Name: James L. Fanelli, OD, FAAO
Name of Practice: Cape Fear Eye Institute ODPA
Type of Practice: Private, group practice, started in 1985
Location: Wilmington NC
High School: Cardinal O’Hara High School, Springfield PA
University: St. Joseph’s University, Philadelphia PA
Optometry school: PCO
Family: Wife, Kimberly, Realtor extraordinaire
Children: Caroline, Grayson, Hannah. All three kids live in Wilmington and are gainfully employed. Very blessed
Interesting facts about me:
Played high school and college ice hockey, still, play in adult leagues. Won (shared) the Vezina Trophy in College hockey during my senior year (lowest goals against in the league) and won the league ECCHA championship in 1981. I went skiing for the first time with college hockey teammates, thinking that if I can skate on a thin blade, snow skiing would be way easier. That first day was a rude awakening.
I have been skiing ever since, with annual trips to Utah, for the past 34 years as part of the EyeSki conference, which I coordinate with Dr. Joe Pizzimenti. Occasionally will hit locales in Colorado and the Dolomite Alps.
From some of my posts on OD’s on Facebook, you know that I enjoy scotch and bourbon, and a good cigar, usually Cuban. A good Italian red is always in the background, most likely a Brunello. And of course, there is the Aperol Spritz….it’s always Spritz-30! There’s a time to work, and a time to play. Finding that life balance is the key.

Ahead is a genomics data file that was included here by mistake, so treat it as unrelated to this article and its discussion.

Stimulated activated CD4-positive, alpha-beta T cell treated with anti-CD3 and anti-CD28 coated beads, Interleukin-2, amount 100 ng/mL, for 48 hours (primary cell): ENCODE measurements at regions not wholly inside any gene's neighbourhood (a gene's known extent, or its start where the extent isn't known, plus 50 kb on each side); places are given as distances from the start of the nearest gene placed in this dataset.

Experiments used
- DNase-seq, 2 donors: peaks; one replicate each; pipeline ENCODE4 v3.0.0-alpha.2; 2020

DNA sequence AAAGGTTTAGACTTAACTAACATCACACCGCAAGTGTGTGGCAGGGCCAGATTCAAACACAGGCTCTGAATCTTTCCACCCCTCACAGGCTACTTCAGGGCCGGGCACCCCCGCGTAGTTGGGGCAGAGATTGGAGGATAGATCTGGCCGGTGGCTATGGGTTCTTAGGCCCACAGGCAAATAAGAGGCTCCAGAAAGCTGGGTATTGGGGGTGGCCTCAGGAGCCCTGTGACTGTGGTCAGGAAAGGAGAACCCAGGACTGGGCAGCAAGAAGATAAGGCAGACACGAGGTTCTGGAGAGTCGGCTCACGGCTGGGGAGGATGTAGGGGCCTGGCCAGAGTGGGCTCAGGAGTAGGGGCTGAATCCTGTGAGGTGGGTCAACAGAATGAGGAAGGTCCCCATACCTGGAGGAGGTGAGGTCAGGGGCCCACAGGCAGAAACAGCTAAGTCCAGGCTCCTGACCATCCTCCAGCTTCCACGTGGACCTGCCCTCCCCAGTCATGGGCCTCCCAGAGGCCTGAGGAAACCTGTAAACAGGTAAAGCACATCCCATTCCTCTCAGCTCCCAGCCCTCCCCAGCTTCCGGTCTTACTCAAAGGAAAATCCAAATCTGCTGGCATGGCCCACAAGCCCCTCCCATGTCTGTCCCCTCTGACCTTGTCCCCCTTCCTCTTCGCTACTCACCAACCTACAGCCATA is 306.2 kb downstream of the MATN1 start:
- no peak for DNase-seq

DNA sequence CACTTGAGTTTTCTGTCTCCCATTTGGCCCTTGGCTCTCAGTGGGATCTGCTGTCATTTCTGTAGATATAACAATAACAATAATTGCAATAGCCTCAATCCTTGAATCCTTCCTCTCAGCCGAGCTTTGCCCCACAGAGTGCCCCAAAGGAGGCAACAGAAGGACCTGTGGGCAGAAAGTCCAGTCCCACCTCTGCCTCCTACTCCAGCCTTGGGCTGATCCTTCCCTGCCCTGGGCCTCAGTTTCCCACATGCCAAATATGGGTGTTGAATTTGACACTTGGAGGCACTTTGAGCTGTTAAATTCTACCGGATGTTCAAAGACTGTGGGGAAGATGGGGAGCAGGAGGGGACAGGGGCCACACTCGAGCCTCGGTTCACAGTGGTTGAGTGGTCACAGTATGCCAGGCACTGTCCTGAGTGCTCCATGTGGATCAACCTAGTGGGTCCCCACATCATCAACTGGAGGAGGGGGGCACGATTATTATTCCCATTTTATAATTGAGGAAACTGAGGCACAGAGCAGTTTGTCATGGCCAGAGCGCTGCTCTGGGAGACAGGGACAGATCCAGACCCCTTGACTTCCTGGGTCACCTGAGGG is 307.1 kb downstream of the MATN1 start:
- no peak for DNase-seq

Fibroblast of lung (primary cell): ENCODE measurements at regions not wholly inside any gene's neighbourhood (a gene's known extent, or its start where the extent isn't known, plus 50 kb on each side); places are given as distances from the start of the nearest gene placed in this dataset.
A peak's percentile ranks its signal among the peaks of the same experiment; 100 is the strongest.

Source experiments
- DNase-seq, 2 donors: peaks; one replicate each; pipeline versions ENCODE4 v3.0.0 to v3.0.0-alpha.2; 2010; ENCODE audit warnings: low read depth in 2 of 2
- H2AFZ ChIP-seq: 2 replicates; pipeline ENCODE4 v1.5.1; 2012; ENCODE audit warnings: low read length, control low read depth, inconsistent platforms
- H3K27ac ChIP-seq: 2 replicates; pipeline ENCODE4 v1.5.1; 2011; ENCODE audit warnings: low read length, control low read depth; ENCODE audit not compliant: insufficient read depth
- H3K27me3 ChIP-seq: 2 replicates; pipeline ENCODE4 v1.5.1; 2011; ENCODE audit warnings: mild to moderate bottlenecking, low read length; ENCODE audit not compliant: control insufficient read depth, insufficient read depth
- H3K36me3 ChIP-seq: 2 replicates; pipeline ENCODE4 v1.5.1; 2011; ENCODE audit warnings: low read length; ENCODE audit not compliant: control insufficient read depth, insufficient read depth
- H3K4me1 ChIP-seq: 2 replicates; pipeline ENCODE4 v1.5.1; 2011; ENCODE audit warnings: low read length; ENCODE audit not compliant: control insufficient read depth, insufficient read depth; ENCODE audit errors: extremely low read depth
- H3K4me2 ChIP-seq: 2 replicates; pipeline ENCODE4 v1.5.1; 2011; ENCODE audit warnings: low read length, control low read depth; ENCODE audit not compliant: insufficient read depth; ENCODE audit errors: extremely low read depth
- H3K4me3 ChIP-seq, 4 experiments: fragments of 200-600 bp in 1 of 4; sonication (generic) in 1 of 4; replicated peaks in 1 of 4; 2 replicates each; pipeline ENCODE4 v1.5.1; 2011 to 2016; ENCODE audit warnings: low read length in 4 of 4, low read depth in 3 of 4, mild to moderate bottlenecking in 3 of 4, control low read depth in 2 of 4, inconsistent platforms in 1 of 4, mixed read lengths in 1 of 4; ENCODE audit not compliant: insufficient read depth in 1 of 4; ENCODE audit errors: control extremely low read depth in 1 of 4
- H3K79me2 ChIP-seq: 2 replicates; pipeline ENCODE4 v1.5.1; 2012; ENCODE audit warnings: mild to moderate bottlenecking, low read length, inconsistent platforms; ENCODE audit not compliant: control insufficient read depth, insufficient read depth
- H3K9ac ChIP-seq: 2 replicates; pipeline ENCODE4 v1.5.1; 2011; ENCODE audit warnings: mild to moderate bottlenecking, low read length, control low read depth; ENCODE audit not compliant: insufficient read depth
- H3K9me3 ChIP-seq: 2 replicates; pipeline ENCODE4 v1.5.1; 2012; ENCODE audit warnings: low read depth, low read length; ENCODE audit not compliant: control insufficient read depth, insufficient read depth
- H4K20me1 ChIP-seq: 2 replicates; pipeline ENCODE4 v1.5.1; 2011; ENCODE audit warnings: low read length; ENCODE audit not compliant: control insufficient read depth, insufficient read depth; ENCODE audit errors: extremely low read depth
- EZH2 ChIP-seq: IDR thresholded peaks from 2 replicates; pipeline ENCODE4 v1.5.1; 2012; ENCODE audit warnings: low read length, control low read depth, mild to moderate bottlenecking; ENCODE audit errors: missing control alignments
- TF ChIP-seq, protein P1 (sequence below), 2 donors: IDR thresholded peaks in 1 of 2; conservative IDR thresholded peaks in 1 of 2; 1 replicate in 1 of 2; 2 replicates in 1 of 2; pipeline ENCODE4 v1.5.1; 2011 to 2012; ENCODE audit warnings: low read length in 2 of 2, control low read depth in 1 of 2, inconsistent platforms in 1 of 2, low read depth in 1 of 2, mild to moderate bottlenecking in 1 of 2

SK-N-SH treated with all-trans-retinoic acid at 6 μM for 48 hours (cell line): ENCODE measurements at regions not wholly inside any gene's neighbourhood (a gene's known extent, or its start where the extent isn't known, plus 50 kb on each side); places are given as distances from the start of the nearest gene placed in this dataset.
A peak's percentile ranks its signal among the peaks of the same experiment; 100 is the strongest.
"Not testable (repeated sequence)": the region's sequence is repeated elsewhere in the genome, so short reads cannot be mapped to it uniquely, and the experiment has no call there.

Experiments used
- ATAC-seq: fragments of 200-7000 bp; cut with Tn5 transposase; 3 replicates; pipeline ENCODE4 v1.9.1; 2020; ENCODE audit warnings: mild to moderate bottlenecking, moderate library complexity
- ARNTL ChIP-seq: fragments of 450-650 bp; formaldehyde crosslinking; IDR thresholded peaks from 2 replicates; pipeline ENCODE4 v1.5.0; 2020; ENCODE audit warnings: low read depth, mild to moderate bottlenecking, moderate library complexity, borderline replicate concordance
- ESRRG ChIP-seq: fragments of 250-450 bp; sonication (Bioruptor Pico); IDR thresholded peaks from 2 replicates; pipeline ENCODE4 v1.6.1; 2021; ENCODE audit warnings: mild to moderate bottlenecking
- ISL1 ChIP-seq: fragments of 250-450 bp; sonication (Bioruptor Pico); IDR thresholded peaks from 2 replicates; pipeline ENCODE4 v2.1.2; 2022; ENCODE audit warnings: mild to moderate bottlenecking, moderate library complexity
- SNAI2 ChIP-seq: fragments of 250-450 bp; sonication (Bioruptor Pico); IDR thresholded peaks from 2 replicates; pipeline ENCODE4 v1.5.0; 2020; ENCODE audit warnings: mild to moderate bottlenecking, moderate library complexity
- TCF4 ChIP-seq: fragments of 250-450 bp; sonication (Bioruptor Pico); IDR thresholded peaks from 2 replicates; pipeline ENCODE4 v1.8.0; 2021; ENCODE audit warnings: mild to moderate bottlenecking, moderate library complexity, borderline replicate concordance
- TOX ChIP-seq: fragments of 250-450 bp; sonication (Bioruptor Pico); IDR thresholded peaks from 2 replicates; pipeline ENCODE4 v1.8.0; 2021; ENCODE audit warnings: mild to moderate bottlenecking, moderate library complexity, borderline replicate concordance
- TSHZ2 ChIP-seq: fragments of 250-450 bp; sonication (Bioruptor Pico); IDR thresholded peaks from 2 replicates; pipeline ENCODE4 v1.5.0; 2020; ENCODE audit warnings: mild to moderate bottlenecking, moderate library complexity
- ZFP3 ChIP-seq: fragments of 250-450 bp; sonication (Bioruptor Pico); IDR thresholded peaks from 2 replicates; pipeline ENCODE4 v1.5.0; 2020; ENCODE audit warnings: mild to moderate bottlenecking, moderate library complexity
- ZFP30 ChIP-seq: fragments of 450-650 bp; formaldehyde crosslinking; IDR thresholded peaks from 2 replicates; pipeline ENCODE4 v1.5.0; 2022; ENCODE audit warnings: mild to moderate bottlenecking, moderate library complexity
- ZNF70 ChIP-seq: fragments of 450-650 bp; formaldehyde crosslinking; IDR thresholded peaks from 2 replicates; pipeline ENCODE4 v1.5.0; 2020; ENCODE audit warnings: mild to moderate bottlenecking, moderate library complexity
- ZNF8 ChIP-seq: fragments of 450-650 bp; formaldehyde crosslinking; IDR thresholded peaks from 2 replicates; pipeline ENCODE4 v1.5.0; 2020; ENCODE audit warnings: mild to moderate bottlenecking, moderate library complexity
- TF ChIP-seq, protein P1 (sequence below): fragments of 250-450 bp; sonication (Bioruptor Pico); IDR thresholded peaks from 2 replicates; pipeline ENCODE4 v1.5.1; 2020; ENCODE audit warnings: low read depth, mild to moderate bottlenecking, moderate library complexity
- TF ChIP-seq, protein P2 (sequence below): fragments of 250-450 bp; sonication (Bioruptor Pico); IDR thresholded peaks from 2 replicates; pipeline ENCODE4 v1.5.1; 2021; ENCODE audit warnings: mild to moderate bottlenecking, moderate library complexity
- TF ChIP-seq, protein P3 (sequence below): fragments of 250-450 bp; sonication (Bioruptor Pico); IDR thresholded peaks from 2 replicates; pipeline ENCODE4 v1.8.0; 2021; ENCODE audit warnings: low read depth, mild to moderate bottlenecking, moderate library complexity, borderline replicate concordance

I enjoy hunting, in particular, upland bird hunting. Also, hunt big game occasionally. My favorite hunts are in Italy, as the driven pheasant hunting there is top-notch, European style hunting, in some of the prettiest places in Italy. Have also hunted wild boar there (a delicacy) and will soon be hunting fallow deer. I enjoy target and sporting clays shooting as well.
Being a hunter, I’ve also become somewhat of a gun collector, and my preferences for shotguns are, naturally, Italian shotguns. Some of the world’s best shotguns are from Italian makers and are works of art. I’ve had the opportunity to have custom shotguns made for me by an Italian manufacturer, and after having visited the facility and the family that runs it, my wife and I have become friends with them. This, in turn, has led to making connections for outfitters in Italy and Europe.